I love learning…which is probably a good thing considering I have spent the last 23 years as an Educator!  Earlier this week I had the privilege of sitting under the tutelage of Dr Anne Copeland, a researcher and licensed psychologist with expertise in cultural transition and clinical psychology. She really got me thinking about the family dynamics associated with moving, whether it be from the country to the city, one side of the country to another or from one country to another.

I am currently consulting to a school here in Sydney who facilitates education for both Day Students and Boarders. In particular I am working with the Boarding Staff to help them develop a program for supporting their ‘new arrivals’ through the triumphs and challenges of transition. Some of these students have lived in the same house, on the same street or farm, in the same town for their entire life whilst others have moved all over the globe, living in multiple countries and attending many different types of schools. Regardless of their past experience with mobility, each of these students has to adjust to a new school, new city and in some cases, a new country. Also regardless of their past experience with mobility, their family has to adjust to one less family member within their four walls for significant periods of time. This changes the family dynamics.

Entrances and exits define different stages in a  family’s life. Examples of these include marriage, births, retirements,  beginning Kindergarten, graduations and a child exiting the family home. According to Dr Copeland, apart from the physical changes within the family, beneath the surface there are other changes occurring with boundaries, the family sub-systems and the roles. This takes quite an adjustment on everyone’s part.

The boundary around the family has grown smaller because one member of the family has stepped outside. Other siblings may find they have less freedom because they become the centre of attention (some may love that attention!). This contracted boundary will have to extend again when the Boarder comes home for the holidays and in some cases, the boundary is made thicker because time as a family unit is limited so every second of family-time is guarded and treasured. The family dynamics change.

The family sub-systems change when a child heads off to Boarding School. Friends of mine have a son and a daughter. With the departure of their son, suddenly Dad lost his sporting buddy, the sister lost her brother who made the whole family laugh and the Mum lost Mr Reliable, the son who could hang a painting or open that pesky lid on the jam jar. The family dynamics change.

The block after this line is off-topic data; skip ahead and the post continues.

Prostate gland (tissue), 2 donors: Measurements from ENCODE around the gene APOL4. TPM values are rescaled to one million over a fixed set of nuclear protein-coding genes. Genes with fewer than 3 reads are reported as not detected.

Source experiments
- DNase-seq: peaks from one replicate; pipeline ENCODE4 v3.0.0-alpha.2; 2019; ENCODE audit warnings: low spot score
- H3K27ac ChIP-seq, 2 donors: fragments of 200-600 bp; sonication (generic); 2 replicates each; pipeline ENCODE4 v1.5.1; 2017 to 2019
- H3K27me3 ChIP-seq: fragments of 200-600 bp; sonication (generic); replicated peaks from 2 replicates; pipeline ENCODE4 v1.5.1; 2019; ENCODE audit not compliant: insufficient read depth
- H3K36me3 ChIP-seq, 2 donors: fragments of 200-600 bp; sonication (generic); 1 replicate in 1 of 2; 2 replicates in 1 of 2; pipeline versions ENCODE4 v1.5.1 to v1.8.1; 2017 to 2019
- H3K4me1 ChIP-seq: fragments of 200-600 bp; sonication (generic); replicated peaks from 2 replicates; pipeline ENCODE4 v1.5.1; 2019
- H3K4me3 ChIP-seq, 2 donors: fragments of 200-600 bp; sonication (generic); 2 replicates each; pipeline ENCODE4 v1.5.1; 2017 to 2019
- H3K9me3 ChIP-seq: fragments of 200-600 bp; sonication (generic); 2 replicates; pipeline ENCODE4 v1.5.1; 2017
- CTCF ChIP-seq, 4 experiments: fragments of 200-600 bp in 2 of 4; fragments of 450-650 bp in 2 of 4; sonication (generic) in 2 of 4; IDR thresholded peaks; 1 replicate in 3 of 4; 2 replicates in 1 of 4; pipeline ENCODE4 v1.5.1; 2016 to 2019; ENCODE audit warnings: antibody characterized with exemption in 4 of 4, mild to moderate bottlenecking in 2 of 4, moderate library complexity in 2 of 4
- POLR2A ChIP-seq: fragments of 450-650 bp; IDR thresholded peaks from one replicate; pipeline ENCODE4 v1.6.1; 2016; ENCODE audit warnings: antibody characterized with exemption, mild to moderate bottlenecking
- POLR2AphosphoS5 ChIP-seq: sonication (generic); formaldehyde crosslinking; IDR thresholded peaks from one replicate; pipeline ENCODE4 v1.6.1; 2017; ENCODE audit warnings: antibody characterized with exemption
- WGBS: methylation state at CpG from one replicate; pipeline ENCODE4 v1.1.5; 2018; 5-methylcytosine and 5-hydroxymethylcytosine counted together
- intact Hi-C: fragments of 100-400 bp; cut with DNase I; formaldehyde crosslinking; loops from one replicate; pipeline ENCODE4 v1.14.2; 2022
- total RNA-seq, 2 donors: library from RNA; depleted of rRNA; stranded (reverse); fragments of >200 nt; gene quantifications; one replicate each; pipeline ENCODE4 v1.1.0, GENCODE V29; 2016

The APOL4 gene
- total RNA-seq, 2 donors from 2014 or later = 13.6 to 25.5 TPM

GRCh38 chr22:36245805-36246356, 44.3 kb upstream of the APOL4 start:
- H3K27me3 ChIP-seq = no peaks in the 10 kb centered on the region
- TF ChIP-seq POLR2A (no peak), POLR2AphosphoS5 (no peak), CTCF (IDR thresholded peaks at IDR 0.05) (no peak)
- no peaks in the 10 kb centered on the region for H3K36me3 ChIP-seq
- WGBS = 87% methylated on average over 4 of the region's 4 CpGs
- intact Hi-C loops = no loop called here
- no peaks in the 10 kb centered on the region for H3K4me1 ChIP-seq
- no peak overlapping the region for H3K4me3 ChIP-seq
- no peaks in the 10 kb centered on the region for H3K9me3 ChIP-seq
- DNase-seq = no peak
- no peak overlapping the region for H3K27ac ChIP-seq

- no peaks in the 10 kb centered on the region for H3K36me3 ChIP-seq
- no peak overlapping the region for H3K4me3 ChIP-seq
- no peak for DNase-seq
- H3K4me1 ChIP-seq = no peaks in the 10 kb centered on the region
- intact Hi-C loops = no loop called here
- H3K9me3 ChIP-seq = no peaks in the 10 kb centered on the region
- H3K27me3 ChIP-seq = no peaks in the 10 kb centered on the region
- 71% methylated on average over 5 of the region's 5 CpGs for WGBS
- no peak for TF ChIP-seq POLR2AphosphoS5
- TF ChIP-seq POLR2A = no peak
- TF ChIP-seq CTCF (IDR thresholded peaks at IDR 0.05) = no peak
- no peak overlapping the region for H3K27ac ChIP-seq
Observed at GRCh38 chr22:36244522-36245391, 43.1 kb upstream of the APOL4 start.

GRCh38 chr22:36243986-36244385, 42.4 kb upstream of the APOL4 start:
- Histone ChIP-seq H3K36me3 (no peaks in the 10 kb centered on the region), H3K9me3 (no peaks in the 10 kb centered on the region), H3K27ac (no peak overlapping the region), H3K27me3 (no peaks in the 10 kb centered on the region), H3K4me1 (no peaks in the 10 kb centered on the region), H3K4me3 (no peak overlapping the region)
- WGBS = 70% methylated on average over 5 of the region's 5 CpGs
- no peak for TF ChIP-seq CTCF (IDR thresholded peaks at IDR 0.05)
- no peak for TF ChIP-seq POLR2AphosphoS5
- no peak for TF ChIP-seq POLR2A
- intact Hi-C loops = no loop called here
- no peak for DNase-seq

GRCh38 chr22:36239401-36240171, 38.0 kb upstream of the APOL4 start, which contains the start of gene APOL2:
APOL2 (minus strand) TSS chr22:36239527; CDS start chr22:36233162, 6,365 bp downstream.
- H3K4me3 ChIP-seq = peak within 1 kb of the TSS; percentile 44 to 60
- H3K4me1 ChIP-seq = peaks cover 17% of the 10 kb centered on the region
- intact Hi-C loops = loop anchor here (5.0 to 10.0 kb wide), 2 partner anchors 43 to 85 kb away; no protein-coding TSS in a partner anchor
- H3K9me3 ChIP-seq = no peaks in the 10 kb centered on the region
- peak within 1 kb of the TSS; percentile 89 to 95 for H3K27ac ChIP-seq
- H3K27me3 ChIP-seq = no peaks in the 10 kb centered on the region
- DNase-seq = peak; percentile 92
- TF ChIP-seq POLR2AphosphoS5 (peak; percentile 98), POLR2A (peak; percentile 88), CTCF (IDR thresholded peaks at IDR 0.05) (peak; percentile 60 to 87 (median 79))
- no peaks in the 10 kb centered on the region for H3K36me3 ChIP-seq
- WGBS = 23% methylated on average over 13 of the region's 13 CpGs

Of course the most obvious change is in the roles within the family when a child is away from the home. More responsibility falls on the sibling and/or the parents and a period of adjustment in required. In fact, it’s not dissimilar to when you first moved in with your partner and had that awkward period where you danced around each other trying not to step on toes but also making your priorities, likes and dislikes clear! The family dynamics change.

As you can see, a lot goes on in a family when a child leaves home for Boarding School. Not only is the child working through the transition of being away from home whilst adjusting to a new school and environment, the family members at home are working through the transition of new family boundaries, sub-systems and roles.  Towards the end of last year, I had the privilege of speaking to the parents of incoming Boarders and reiterated that there would be challenges for them at home as well as for their child away from home. Dr Copeland’s research has just reinforced to me the need for school-based transition programs to include all family members, not just the student. By supporting these families, they are better placed to provide support to their child away from home along with all the members within the home and therefore, thrive in the “new normal.”

If you know a family that has a child (or children) who has recently exited the family home for a new & exciting life at Boarding School, please support these families by acknowledging how flexible and how adaptable they have to be and consider the strengths that come from being able to work through the challenges of transition and adapting to new family dynamics.*

*Dr Anne Copeland 2016

Photo Credit: Burlington Public School


3 thoughts on “When Your Child Goes to Boarding School: Beneath the Surface

  1. I’ve never experienced a pain as great in my life as when my son departed for boarding school. For 6 months I went to bed crying and woke up crying. I cried driving home from work and just walking into his room. It was devastating.
    The following year, when my daughter went to boarding school, it wasn’t so terrible. Firstly I was more experienced, secondly, she was our more resilient child. My son still hasn’t found his tribe after two years away and it still upsets me daily.


    1. Kylie, thank you for sharing your experience. Goodbyes are hard, no matter whether its your first or forty-first! And knowing that your son is not completely content away from home can make it a little harder too. It’s encouraging to know that the second time around you were able to use your prior experience to inform your next goodbye.


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